State's top court to decide if Marcellus shale is a mineral
Pennsylvania's highest court will continue efforts to clarify 130 years of legal precedent that governs modern gas drilling techniques statewide by agreeing to hear a crucial case from Susquehanna County, lawyers said on Wednesday.
The state Supreme Court on Tuesday agreed to hear arguments in a case called Butler v. Powers estate, which questions whether rights to natural gas produced from the Marcellus shale should be included in "mineral" rights under old leases.
A decision could cut out years of court wrangling from a case that brings deep-shale-drilling agreements into question right in the middle of a statewide drilling boom.
The Supreme Court has heard several cases on oil and gas law -- often based on century-old court rulings -- in recent years as shale formations have drawn thousands of new wells and billions of dollars of investment in new techniques to extract it using modern horizontal drilling technology. It's the second recent gas law case in which the court has accepted a request to intervene while the lower courts were handling it, said Ross Pifer, director of the Agricultural Law Resource and Reference Center at Penn State's Dickinson School of Law.
"It may signal a willingness or an intention of the Supreme Court that they are interested in clarifying Pennsylvania laws on these issues," he added. "The potential impact of this case is very large. And I think the Supreme Court recognizes that."
The Butler v. Powers case started two years ago when John E. and Mary Josephine Butler filed a title complaint on a land deal that originated in 1881. The deed for their 244 acres in Apolacon reserves "half the minerals and petroleum oils," giving the other half to a man named Charles Powers and his heirs. Natural gas was not listed among the rights, so all of the gas should belong to the property, the Butlers argued.
They won that argument in the county court, but in September the Superior Court reversed that decision. The appellate court requested the county court call for expert testimony on whether Marcellus shale is a mineral, which may make its gas included in any general agreement for mineral rights where oil and gas rights are not specifically mentioned.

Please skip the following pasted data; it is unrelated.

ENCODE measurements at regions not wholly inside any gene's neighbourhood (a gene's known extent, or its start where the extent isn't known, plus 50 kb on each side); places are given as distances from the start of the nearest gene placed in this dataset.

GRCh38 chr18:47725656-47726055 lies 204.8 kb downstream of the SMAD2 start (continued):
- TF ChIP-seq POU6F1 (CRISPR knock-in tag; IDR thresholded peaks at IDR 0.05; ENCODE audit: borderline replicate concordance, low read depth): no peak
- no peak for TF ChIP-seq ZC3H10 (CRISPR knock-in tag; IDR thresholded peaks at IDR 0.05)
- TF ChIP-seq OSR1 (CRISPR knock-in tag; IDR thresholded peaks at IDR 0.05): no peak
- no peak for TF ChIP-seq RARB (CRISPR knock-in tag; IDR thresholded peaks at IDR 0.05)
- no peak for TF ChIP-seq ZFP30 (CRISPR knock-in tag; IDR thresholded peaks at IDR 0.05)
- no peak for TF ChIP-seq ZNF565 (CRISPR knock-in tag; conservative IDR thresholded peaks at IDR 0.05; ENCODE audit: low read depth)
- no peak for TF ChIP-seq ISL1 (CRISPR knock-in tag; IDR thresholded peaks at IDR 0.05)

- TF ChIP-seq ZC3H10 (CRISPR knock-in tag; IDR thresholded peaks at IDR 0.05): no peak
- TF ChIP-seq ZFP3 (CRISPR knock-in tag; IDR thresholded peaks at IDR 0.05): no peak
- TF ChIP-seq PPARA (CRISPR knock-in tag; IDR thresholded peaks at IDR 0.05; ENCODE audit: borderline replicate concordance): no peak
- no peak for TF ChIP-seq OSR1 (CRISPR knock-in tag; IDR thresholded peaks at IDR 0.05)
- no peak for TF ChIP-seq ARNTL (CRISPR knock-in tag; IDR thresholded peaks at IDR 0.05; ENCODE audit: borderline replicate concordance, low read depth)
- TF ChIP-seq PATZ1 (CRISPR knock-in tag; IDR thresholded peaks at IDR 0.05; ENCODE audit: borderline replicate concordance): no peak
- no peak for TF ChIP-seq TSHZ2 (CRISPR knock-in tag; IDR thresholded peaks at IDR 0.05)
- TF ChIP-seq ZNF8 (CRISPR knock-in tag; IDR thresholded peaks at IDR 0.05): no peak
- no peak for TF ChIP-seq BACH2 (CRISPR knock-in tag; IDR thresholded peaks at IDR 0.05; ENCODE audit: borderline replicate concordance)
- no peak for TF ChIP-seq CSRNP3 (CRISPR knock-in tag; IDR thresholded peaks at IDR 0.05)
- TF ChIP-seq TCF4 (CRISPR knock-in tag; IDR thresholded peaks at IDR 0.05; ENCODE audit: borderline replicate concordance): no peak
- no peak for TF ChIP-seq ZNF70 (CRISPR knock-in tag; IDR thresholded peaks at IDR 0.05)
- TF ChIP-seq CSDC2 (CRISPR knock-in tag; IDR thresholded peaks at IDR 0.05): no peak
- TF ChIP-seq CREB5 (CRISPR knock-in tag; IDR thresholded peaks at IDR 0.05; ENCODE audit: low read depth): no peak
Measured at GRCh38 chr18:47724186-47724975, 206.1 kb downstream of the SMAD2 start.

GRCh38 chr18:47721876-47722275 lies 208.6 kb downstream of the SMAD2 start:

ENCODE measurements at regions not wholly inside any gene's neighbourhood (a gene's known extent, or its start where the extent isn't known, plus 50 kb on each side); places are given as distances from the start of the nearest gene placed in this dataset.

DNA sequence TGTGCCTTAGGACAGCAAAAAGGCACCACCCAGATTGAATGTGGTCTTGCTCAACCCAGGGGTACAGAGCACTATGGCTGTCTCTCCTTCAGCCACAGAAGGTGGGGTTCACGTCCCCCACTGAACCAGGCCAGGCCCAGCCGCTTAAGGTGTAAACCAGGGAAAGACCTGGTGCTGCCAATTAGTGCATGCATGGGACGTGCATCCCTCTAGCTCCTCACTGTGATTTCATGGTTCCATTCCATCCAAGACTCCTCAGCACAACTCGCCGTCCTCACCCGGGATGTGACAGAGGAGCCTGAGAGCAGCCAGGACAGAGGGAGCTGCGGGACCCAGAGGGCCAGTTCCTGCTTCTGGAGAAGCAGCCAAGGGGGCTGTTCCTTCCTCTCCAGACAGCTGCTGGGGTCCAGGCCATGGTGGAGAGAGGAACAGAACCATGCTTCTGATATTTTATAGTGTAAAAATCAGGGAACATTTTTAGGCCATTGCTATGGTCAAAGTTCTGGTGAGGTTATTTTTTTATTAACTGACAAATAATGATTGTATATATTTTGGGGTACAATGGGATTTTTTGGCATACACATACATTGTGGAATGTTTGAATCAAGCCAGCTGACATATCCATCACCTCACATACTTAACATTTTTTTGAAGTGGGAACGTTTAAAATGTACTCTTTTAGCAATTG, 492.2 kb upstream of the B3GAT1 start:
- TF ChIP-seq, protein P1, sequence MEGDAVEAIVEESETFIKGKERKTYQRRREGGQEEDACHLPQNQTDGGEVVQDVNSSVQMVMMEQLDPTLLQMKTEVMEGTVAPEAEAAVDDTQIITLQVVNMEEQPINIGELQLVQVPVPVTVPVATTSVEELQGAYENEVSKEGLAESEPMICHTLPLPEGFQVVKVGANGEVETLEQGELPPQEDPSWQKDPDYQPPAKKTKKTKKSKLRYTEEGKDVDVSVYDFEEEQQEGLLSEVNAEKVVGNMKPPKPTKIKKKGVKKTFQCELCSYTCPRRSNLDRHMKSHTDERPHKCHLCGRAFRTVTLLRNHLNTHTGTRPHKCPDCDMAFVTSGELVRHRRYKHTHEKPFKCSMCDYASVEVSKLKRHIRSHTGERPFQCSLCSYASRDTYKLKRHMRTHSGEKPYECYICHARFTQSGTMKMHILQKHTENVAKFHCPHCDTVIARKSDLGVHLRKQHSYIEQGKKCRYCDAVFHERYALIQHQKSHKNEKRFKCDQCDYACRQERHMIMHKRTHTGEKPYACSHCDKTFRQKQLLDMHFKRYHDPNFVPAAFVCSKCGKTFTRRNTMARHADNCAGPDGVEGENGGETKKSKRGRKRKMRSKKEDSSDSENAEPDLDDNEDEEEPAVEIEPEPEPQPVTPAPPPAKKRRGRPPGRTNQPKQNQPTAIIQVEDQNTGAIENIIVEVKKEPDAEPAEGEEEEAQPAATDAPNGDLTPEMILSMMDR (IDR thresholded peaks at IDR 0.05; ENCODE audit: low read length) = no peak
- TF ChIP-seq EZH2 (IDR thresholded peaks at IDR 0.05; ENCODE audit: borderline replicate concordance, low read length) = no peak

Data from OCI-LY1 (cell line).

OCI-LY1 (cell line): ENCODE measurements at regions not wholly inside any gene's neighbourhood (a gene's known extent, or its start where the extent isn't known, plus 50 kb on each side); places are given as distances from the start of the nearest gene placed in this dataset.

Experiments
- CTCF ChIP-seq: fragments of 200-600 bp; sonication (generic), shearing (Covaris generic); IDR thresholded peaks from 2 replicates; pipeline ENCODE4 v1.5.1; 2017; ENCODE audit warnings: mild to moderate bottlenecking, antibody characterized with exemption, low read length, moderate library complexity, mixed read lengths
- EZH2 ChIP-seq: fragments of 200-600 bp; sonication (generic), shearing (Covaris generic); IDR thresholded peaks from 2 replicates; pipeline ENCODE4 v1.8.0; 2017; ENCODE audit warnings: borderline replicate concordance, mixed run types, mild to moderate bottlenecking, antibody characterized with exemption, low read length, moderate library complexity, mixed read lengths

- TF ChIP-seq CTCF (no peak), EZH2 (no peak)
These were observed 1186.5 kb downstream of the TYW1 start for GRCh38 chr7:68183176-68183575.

The Supreme Court will not hear a scientific case with expert testimony on that question, but will decide only whether the Superior Court could legitimately ask for that type of hearing. This case should be decided only on what the Butler and Power families intended in 1881, not how modern science has changed our understanding of what minerals are and how they're extracted, said Gregory Krock, the Butlers' attorney who asked the high court to take the case.
"Science really has nothing to do with the dispute," said Krock, of Buchanan Ingersoll & Rooney PC, Downtown. "It's old law but it's established law -- and what it established and why it's important today, is that when people buy and sell their properties they often have a different idea of what mineral means to them compared to what it means to scientists and geologists."
Show commenting policy
TribLive commenting policy
You are solely responsible for your comments and by using TribLive.com you agree to our Terms of Service.
We moderate comments. Our goal is to provide substantive commentary for a general readership. By screening submissions, we provide a space where readers can share intelligent and informed commentary that enhances the quality of our news and information.
While most comments will be posted if they are on-topic and not abusive, moderating decisions are subjective. We will make them as carefully and consistently as we can. Because of the volume of reader comments, we cannot review individual moderation decisions with readers.
We value thoughtful comments representing a range of views that make their point quickly and politely. We make an effort to protect discussions from repeated comments either by the same reader or different readers.
We follow the same standards for taste as the daily newspaper. A few things we won't tolerate: personal attacks, obscenity, vulgarity, profanity (including expletives and letters followed by dashes), commercial promotion, impersonations, incoherence, proselytizing and SHOUTING. Don't include URLs to Web sites.
We do not edit comments. They are either approved or deleted. We reserve the right to edit a comment that is quoted or excerpted in an article. In this case, we may fix spelling and punctuation.
We welcome strong opinions and criticism of our work, but we don't want comments to become bogged down with discussions of our policies and we will moderate accordingly.
We appreciate it when readers and people quoted in articles or blog posts point out errors of fact or emphasis and will investigate all assertions. But these suggestions should be sent via e-mail. To avoid distracting other readers, we won't publish comments that suggest a correction. Instead, corrections will be made in a blog post or in an article.